It’s is the latest in a series of high-profile endorsements from individuals and organizations coming off the sidelines to back the Democratic frontrunner in the days ahead of the final group of primaries on June 7. Many of the late-breaking endorsers are citing the need for party unity against Donald Trump as the impetus for weighing in now.
“We’re doing it now because it really matters,” John Feinblatt, president of Everytown, which touts 3.5 million supporters, said in an interview. “We wanted to hear from our supporters, we wanted to take their pulse to see what they’ve been learning, and it became clear to us that it was our time to act.”
Clinton has made gun safety a top issue in her primary fight against Bernie Sanders — a rare issue where she was able to campaign to his left — and has made it clear she will continue to highlight the issue in a general election. She featured Erika Smegielski, daughter of the principal slain in the Sandy Hook Elementary School mass shooting, in a campaign ad in Connecticut. She has also campaigned extensively with the “mothers of the movement,” a group of now high-profile mothers of black men and women who have been killed in police custody or because of gun violence. Clinton has met multiple time with representatives of Moms Demand Action for Gun Sense in America, part of the Everytown group.
Everytown’s endorsement comes just weeks after the National Rifle Association announced its endorsement of Trump.
But Everytown is not alone in pushing its members to support Clinton as the clock ticks down to the end of the primary season and Democratic strongholds like California and New Jersey prepare to vote. In the past two weeks, Clinton has scooped up late endorsements from the United Auto Workers union; the environmental group NRDC Action Fund, which has never endorsed a candidate before; the Congressional Asian Pacific American Caucus Leadership PAC; and even the Democratic Leader of the New Hampshire House of Representatives, a state Sanders won by a landslide. On Tuesday, Clinton picked up the nod of a former Bill Clinton rival, California Gov. Jerry Brown.
In a brushfire populist year, where the Democratic National Convention in Philadelphia is now shaping up to be a clash of two political cultures, the groups cited the importance of party unity in the face of Trump in their endorsements.
“It is important for Hillary to win this race, and California is a very significant state,” California Rep. Judy Chu, who is part of the Congressional Asian Pacific American Caucus Leadership PAC, said in an interview. “This is the biggest state going into the convention and we want to make sure there is a decisive win for Hillary going in.”
In its endorsement on May 25, the UAW posted on its website: “Now is a time for unity, a time to focus on what lies ahead in November.”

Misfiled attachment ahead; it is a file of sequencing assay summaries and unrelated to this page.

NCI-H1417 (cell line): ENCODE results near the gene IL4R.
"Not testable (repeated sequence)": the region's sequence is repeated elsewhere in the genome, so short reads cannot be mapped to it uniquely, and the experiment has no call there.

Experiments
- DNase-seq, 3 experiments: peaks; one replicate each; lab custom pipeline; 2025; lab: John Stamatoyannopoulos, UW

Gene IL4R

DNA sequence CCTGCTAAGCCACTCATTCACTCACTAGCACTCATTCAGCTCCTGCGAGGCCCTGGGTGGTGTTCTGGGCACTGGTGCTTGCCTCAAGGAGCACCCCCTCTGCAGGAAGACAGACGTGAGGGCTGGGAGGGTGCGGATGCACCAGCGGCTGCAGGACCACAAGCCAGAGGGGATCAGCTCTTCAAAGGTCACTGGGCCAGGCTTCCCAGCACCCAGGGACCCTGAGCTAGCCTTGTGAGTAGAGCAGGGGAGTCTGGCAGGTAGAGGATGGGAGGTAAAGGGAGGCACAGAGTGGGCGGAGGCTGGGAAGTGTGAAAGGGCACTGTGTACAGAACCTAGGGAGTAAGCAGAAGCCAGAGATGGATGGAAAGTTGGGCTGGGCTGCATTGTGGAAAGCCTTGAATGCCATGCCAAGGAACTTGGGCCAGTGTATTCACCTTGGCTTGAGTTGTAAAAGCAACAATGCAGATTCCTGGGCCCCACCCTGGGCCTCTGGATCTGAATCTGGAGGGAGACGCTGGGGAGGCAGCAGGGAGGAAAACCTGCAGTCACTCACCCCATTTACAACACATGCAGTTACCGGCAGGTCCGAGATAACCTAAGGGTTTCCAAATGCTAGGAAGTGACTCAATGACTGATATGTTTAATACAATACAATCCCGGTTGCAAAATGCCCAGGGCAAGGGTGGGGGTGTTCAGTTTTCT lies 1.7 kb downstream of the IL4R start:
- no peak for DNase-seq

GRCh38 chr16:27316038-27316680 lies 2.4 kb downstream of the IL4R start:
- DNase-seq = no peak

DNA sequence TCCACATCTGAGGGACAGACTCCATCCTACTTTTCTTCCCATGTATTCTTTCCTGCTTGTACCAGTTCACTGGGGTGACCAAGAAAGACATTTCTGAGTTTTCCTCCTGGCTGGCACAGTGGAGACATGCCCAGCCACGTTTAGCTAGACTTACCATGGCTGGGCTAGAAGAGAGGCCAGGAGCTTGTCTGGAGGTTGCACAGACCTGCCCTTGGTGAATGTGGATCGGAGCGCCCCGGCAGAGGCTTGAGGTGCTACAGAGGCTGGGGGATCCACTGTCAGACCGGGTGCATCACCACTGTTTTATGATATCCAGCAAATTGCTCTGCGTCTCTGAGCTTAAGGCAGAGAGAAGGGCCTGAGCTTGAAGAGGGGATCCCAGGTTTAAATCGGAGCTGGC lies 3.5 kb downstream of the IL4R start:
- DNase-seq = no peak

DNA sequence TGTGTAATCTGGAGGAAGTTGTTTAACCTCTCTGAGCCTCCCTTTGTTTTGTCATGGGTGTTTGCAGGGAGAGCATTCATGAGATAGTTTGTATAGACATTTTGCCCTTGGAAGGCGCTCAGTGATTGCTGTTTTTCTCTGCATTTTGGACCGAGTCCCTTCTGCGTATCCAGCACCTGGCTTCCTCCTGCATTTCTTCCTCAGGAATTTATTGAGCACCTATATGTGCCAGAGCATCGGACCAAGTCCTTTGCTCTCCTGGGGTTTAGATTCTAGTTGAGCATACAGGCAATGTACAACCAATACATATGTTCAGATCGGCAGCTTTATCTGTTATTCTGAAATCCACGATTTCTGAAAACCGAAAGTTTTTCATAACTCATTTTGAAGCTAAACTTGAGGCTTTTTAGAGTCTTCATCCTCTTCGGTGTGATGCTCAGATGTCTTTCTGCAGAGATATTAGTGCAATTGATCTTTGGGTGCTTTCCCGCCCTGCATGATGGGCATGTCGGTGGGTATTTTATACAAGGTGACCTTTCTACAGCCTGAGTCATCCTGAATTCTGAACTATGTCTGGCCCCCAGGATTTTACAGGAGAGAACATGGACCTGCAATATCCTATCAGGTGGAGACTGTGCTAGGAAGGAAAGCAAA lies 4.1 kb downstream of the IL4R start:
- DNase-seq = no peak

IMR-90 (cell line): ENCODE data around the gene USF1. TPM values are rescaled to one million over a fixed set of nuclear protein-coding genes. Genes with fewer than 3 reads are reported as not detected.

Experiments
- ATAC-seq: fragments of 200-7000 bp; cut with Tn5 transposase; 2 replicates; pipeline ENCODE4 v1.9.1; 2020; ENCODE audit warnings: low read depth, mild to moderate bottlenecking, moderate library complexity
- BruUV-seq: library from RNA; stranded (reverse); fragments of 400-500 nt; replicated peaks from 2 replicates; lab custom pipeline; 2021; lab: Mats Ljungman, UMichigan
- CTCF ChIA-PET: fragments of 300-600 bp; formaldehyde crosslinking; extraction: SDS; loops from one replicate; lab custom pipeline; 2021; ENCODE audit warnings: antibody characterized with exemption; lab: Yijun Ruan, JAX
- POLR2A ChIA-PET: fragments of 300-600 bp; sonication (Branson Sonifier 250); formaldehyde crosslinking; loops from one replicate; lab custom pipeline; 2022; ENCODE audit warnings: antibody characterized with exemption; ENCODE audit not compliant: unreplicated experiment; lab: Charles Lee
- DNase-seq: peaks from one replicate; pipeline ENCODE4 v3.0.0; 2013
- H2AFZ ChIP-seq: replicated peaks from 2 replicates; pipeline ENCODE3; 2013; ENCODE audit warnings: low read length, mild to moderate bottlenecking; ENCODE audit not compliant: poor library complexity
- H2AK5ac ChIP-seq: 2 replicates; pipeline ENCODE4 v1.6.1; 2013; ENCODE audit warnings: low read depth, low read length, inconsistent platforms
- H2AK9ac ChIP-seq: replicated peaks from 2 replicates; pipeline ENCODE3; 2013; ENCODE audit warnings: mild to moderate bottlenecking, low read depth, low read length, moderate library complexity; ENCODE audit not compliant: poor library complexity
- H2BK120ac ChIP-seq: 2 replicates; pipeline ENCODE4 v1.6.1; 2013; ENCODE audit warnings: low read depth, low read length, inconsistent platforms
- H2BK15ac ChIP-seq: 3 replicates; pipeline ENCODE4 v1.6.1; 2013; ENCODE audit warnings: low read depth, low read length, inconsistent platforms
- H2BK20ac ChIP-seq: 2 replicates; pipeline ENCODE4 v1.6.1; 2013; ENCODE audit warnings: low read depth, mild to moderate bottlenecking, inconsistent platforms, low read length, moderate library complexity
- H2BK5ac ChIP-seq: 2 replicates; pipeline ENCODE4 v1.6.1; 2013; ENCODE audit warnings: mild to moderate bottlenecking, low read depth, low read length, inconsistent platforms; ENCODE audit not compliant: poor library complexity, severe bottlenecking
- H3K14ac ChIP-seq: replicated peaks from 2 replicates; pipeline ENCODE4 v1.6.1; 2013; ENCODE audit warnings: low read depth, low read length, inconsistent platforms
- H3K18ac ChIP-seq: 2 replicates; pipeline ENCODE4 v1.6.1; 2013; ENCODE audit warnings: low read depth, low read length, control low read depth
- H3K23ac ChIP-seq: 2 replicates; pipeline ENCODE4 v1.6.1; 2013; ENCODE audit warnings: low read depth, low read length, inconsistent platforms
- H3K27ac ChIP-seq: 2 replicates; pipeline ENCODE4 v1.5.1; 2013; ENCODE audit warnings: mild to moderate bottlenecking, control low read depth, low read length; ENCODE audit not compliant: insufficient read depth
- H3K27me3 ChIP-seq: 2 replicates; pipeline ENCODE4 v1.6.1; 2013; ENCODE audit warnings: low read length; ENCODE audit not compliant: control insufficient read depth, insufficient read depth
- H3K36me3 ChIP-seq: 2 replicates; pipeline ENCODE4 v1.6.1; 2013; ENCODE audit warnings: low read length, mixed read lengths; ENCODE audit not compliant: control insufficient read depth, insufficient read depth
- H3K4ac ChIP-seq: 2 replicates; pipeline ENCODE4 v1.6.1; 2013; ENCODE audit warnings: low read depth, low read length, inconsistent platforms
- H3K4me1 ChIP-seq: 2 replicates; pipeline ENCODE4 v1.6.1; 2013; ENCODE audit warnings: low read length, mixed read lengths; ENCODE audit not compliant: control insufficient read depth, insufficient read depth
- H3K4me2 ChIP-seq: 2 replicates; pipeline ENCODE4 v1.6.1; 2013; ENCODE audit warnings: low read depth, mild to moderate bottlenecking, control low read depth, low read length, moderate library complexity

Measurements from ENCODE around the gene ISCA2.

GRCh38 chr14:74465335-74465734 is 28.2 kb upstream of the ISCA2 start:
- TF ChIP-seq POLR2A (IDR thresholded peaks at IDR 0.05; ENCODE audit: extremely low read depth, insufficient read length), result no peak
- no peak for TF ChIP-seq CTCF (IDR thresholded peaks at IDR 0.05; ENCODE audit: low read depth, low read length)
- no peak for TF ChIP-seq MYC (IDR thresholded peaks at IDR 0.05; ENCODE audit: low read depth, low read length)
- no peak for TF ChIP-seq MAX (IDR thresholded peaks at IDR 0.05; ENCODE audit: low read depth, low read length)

“This is no time for Democrats to keep fighting each other,” Brown wrote in his endorsement of Clinton. “The general election has already begun.” The NRDC Action Fund said that “Donald Trump… has recently outlined a disastrous and frankly nonsensical environmental agenda — suggesting that he would tear up the Paris Climate Agreement, and that there is no drought in California.”
But the Everytown endorsement was unique in noting that 2016 marks the first year a Democratic presidential candidate is seeking to make gun safety, once a third rail issue, a winning position against a Republican nominee backed by the NRA. “There’s no question the political calculus has changed,” Feinblatt said. “It’s not just that Hillary is a champion for gun sense, but she’s saying the gun lobby is taking this country in the wrong direction. She’s willing to stand up and say that. All the pressure has been coming from one side. Those days are over.”
Feinblatt said it was an easy choice to back Clinton over Sanders, who has voted against the Brady Bill five times in the past. “The records were clear. She’s never wavered on background checks for gun sales, or opposing unprecedented civil immunity for gun manufacturers,” he said.
On Thursday, Clinton donned an orange top while campaigning in California, standing in solidarity with the “Wear Orange” National Gun Violence Awareness Day campaign. Sanders, also campaigning in California, did not.
“The people who are endorsing now, from Democratic House leaders to Gov. Jerry Brown, are sending a powerful signal to the Democratic rank and file that it’s time to come together,” said Clinton ally Terry Shumaker, who co-chaired both of Bill Clinton’s campaigns in New Hampshire. “When the bear’s at the door, whatever family squabble is going on in the house seems minor compared to, what are we going to do about the bear.”